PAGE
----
As it says, an Approval vote is approval of the technical content as presented. It is not approval pending the addressing of comments, or contingent on future work being performed. It is not approval of the importance of the proposal or approval of the market importance of the technology or approval of the company or organization making the proposal. It is explicitly approval of the technical content as presented. Although comments may be appended, the approval is clearly not contingent on anything at all happening to those comments, since the language clearly says the approval of the DIS as presented. Nowhere in the Directives does it suggest that NB’s may substitute their own criteria or procedures for evaluating a Fast Track DIS. The criterion is clearly stated, Approval of the technical content of the DIS as presented. In fact JTC1 Directives, Section 1.2 says “These Directives shall be complied with in all respects and no deviations can be made without the consent of the Secretaries-General.” So any NB that substitutes their own evaluation criteria for the language of section 9.8 is violating the Directives.
Now, for a Disapproval vote, the Directives say that disapproval is made for specifically stated technical reasons, accompanied with proposals that would make the DIS acceptable, and that if these changes are made, the NB has the opportunity then to change their vote to Approval. Note that it is giving a clear ordering. The NB first votes Disapproval, listing the reasons why along with their proposals to fix the problem, then if the changes are accepted, the NB has the opportunity to change their vote to Approval.
This mechanism is called out again a few lines later when it speaks of “conditional approval” and that it should be registered as a Disapproval vote.
Note that under JTC1 Directives, neither Microsoft nor Ecma has the power to accept an NB proposal. They do not own DIS 29500. They are not NB’s. Ecma’s ownership of the proposal ended when the 5-month ballot began. The only entity that can formally address NB technical comments is the assembled NB’s at the Ballot Resolution Meeting. Certainly Ecma can offer an opinion, but it is no longer theirs to accept or deny changes at this point. If Microsoft is promising resolutions to NB’s, then it is promising something which is not theirs to give. (Before you buy a used car from someone, it may be wise to first verify that they actually own it.)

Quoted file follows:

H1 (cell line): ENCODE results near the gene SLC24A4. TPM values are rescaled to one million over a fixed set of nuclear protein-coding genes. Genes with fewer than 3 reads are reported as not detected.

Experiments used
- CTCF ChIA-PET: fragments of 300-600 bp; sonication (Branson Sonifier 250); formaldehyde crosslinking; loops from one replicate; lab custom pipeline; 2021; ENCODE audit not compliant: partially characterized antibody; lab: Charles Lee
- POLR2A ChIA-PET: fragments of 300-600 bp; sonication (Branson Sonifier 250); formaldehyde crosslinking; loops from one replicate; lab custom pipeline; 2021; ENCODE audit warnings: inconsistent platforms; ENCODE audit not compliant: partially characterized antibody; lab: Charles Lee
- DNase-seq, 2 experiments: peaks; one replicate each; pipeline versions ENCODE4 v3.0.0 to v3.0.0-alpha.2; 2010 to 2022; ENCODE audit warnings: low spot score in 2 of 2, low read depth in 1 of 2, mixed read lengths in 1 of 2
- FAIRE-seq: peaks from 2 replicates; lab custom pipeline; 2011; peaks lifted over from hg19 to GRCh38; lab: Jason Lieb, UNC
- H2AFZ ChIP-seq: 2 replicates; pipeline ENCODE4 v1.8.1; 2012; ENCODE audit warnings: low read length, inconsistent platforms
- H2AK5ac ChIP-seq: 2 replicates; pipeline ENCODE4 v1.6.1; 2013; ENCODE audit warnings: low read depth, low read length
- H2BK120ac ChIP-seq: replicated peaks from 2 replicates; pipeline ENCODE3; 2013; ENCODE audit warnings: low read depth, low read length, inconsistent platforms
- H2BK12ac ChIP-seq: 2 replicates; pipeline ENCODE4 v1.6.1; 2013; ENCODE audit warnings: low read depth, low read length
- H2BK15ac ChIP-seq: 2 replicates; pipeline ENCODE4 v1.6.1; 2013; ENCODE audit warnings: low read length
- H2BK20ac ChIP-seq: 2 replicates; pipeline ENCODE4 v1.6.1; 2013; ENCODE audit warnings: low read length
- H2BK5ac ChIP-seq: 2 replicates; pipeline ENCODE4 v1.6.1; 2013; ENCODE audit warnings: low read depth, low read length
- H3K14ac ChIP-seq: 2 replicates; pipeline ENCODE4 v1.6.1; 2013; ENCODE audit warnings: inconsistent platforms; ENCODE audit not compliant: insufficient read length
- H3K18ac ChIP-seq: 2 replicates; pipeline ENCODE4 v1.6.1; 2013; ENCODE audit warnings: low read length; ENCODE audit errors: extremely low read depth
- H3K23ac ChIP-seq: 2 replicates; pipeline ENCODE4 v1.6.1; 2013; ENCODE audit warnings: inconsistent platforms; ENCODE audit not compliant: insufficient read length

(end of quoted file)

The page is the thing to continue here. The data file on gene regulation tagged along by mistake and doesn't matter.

In summary, when Microsoft says that an NB should vote Approval, with comments, and that they promise that all comments will be addressed, this is defective analysis for several reasons:
- The Directives clearly state that Approval indicates that the NB accepts the technical content as presented. Certainly, if the NB has only small editorial comments but otherwise accepts the technical content, then an Approval vote is entirely appropriate. But if technical content is not acceptable as presented, then they must vote Disapproval or else they ignore the plainly stated language of the Directives.
- Voting Approval, with comments with a private promise from Microsoft that your comments will be addressed at the BRM anyways — this contradicts the clear statement that “conditional approval should be submitted as a disapproval vote.”
- Neither Microsoft nor Ecma is competent to provide any assurance as to what the BRM will or will not do. They do not run the BRM and they do not control what comments are addressed. The BRM is an NB meeting.
The tragedy of this is that for so many NB’s, with talented technical committees, the NB process for OOXML has failed to be a technical evaluation, but instead has quickly become a political game, where committees are stuffed, where governments are pressured to change their votes, where billionaires call in favors, where competitors are blocked from participation, where voting rules are ignored or replaced at whim, etc. All we can do is stand by and watch as Microsoft takes over JTC1. The cost to Microsoft will be great, but so much greater is the cost to JTC1. What will it mean for JTC1’s future to be known as a body that does not follow its own rules, does not evaluate proposals on technical merits, but has procedures so weak and poorly written that it allows itself to be taken over and dominated by a single company? Quis custodiet ipsos custodes?